Remember that time she was on Ebert and she said Gladiator was like the best film ever that triumphed on every level in every aspect, and Ebert basically just held his head in disbelief?
I think the thing that sets Ebert apart from all the other tv critics is that he always backs up his opinions with pretty valid arguments, so even if you disagree with him you can appreciate his perspective and maybe even some insights.  You can kind of do that with Roeper but he really hasn't seen enough movies to know where it all begins.
Maltin is crazy with the animation stuff, he knows his shit, even Ebert goes to Maltin for the animation tidbits, and he's certainly seen enough (though we all know he's got like a staff of 300 people who write his anthologies), but somehow he still insists on giving at least one or two film of the week the same praises his gives to something like, let's say, Taxi Driver.  You gotta ration them hyperboles dude, big words all the time only makes you lose credibility.

One thing I like about Ebert above most other critics is that he's very good with linking movies--if he something he likes, he'll recommend more films (and mostly obscure, overlooked films) that he thinks the audience might also enjoy, but if he dislikes something, he'll first quote Goddard ("the best way to criticize a film is to make another film") then he'll recommend films he thinks that are better than this one.
“Tragedy is a close-up; comedy, a long shot.”
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Pubrick

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« Reply #24 on: July 11, 2003, 07:56:31 AM »
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Quote from: pete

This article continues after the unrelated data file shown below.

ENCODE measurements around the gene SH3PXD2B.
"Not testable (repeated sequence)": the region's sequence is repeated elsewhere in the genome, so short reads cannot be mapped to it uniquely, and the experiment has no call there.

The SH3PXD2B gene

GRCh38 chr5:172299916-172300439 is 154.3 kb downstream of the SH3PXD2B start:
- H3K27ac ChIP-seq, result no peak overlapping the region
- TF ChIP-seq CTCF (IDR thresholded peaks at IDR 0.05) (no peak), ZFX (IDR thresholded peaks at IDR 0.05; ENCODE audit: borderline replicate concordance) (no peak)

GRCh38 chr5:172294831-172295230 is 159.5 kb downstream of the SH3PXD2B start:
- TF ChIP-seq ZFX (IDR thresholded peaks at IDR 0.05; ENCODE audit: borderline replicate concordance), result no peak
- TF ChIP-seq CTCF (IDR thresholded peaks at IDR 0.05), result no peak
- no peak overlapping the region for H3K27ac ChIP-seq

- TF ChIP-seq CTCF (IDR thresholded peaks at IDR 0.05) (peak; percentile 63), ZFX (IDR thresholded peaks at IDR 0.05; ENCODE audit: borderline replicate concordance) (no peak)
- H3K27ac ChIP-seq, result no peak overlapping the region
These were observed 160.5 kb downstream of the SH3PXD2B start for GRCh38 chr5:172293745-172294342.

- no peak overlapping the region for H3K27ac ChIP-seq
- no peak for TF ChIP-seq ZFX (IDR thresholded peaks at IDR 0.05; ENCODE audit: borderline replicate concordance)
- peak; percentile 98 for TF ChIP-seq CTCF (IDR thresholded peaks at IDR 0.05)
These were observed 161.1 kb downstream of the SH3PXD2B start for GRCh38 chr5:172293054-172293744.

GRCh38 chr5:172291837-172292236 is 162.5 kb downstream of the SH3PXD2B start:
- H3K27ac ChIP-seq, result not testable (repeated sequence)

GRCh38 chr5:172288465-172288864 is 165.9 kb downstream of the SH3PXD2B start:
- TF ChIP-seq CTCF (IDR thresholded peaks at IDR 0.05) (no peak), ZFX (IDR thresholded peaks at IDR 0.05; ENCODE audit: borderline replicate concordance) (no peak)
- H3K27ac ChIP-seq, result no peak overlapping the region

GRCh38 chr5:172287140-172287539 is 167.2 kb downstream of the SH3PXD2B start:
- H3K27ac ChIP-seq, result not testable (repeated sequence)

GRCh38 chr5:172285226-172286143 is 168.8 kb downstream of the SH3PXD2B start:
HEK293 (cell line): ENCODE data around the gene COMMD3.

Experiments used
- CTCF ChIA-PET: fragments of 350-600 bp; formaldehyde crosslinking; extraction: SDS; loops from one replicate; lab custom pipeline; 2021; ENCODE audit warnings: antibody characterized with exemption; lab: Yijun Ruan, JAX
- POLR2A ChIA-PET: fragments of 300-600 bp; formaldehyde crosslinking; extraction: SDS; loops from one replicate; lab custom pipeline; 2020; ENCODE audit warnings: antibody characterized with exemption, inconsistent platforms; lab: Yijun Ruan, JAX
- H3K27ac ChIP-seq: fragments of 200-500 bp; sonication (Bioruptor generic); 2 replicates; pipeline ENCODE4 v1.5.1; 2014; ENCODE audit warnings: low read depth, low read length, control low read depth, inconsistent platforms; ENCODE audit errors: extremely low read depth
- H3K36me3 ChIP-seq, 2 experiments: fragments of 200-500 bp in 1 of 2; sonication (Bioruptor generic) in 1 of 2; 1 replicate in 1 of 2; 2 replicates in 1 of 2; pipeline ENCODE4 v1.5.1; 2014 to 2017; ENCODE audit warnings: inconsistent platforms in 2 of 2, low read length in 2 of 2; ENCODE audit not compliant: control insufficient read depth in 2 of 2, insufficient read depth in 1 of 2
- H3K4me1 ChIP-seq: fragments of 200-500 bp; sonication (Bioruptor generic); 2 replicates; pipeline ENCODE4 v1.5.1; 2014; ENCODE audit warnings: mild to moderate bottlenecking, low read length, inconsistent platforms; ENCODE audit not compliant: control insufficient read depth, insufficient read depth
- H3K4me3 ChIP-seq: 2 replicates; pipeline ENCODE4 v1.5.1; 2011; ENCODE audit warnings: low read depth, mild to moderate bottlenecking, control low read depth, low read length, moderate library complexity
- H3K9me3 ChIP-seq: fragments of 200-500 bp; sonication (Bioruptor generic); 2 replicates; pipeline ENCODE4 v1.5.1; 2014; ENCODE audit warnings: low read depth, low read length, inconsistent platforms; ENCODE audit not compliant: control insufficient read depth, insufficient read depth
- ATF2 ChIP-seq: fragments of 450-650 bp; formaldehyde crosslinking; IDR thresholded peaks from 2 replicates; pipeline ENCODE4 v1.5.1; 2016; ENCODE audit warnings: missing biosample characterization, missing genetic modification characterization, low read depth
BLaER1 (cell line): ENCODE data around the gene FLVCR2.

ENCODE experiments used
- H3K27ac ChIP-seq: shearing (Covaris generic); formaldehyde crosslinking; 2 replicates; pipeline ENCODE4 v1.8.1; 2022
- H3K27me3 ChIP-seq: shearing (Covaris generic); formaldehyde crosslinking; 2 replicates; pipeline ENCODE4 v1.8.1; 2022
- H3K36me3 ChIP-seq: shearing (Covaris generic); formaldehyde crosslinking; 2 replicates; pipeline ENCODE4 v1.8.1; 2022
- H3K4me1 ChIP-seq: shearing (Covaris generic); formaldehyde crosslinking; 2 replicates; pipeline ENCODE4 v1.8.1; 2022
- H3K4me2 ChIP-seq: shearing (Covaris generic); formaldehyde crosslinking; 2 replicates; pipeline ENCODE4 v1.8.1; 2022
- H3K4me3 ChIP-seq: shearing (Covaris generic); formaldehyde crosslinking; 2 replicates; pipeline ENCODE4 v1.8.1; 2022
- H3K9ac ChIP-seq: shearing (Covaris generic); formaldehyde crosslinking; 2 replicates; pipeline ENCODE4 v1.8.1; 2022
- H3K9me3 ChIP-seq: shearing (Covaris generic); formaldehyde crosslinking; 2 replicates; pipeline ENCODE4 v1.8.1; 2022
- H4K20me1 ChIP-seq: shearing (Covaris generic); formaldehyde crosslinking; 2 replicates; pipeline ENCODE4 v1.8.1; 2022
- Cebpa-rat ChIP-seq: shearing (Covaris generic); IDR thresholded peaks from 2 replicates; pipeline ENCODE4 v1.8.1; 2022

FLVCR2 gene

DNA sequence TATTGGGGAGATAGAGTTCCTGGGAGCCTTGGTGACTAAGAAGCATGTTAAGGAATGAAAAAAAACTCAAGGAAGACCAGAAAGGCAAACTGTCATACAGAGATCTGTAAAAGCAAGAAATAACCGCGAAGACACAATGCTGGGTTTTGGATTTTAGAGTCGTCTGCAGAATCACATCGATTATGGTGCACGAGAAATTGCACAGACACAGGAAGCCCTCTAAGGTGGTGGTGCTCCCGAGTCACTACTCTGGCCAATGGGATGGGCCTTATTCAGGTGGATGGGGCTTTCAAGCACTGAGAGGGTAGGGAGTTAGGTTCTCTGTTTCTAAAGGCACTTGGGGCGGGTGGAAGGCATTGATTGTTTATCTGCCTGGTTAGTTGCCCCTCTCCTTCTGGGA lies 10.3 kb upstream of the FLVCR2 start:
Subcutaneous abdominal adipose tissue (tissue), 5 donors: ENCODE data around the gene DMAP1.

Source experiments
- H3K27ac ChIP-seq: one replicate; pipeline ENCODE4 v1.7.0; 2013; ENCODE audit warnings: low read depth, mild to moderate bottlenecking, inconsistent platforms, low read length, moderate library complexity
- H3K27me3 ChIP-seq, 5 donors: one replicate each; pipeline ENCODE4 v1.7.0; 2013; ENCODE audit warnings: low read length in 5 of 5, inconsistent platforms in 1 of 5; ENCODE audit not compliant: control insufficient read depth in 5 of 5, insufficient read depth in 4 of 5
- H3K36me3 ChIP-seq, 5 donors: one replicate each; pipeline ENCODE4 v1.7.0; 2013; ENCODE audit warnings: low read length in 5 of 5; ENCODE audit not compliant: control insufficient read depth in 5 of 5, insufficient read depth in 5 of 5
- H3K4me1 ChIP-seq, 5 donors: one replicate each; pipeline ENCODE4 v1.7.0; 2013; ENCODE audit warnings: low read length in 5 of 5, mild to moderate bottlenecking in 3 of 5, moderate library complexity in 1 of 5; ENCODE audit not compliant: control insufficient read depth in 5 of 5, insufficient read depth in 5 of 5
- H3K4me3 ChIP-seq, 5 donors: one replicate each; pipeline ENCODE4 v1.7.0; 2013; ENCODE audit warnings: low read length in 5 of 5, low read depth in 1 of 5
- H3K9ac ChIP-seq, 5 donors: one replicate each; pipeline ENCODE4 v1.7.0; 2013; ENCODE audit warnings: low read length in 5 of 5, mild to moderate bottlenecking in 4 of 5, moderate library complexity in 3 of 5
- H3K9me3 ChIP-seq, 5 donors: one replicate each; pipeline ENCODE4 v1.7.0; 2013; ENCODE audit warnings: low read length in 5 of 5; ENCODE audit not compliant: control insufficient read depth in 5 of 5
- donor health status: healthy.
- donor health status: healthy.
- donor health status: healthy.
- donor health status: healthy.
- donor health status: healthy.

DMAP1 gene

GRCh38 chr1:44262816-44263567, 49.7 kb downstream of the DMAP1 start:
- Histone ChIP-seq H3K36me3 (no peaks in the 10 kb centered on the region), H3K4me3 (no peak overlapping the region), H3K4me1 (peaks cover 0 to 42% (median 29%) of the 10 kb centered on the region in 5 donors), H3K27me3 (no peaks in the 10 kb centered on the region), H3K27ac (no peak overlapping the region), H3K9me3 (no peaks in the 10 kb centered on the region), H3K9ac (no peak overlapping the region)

but somehow he still insists on giving at least one or two film of the week the same praises his gives to something like, let's say, Taxi Driver.  You gotta ration them hyperboles dude, big words all the time only makes you lose credibility.

were u talking about maltin then? cos he didn't like taxi driver. but if ur talking about ebert, well, regardless of who ur talking about really.. it reminds me of when Homer became a food critic and said everything was ekzellent, and made everyone fat and the other critics told him to stop liking everything. the way i feel about that is, maybe there is a lot of great food, and if sumone goes out and tries at least one of those meals cos of the great review then it's all good in the hood.
under the paving stones.

pete

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« Reply #25 on: July 11, 2003, 10:16:01 AM »
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sorry, I didn't remember whether or not Maltin actually liked Taxi Driver, I was just making a point that, as you've illustrated better with your Homer example, he's like that.
“Tragedy is a close-up; comedy, a long shot.”
- Buster Keaton

filmcritic

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« Reply #26 on: August 08, 2003, 09:52:13 PM »
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Quote from: Keener
I don't watch critic shows because our stations air them at very odd hours late at night.

Well, this is true. Where I live "Ebert & Roeper comes on at 2:30 in the morning and "Hot Ticket" comes on at 1:30. But I can understand that. These shows are strictly for people who want to hear about the movies. I wouldn't expect either of them to win a bunch of Emmy's. Although "Siskel & Ebert" did when it was first on the air.
"You're too kind."
-Richard Roeper

"You're too cruel."
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Ravi

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« Reply #27 on: August 09, 2003, 07:47:18 PM »
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Quote from: filmcritic
Quote from: Keener
I don't watch critic shows because our stations air them at very odd hours late at night.

Well, this is true. Where I live "Ebert & Roeper comes on at 2:30 in the morning and "Hot Ticket" comes on at 1:30. But I can understand that. These shows are strictly for people who want to hear about the movies. I wouldn't expect either of them to win a bunch of Emmy's. Although "Siskel & Ebert" did when it was first on the air.


I've caught Hot Ticket a few times, on a Saturday evening.  Ebert and Roeper airs here at somewhere between 10:45 and 11:15 on Sunday nights.  It occasionally shifts around, so I often find myself tuning into the closing credits or watching 30 minutes of the crappy local show that precedes E&R.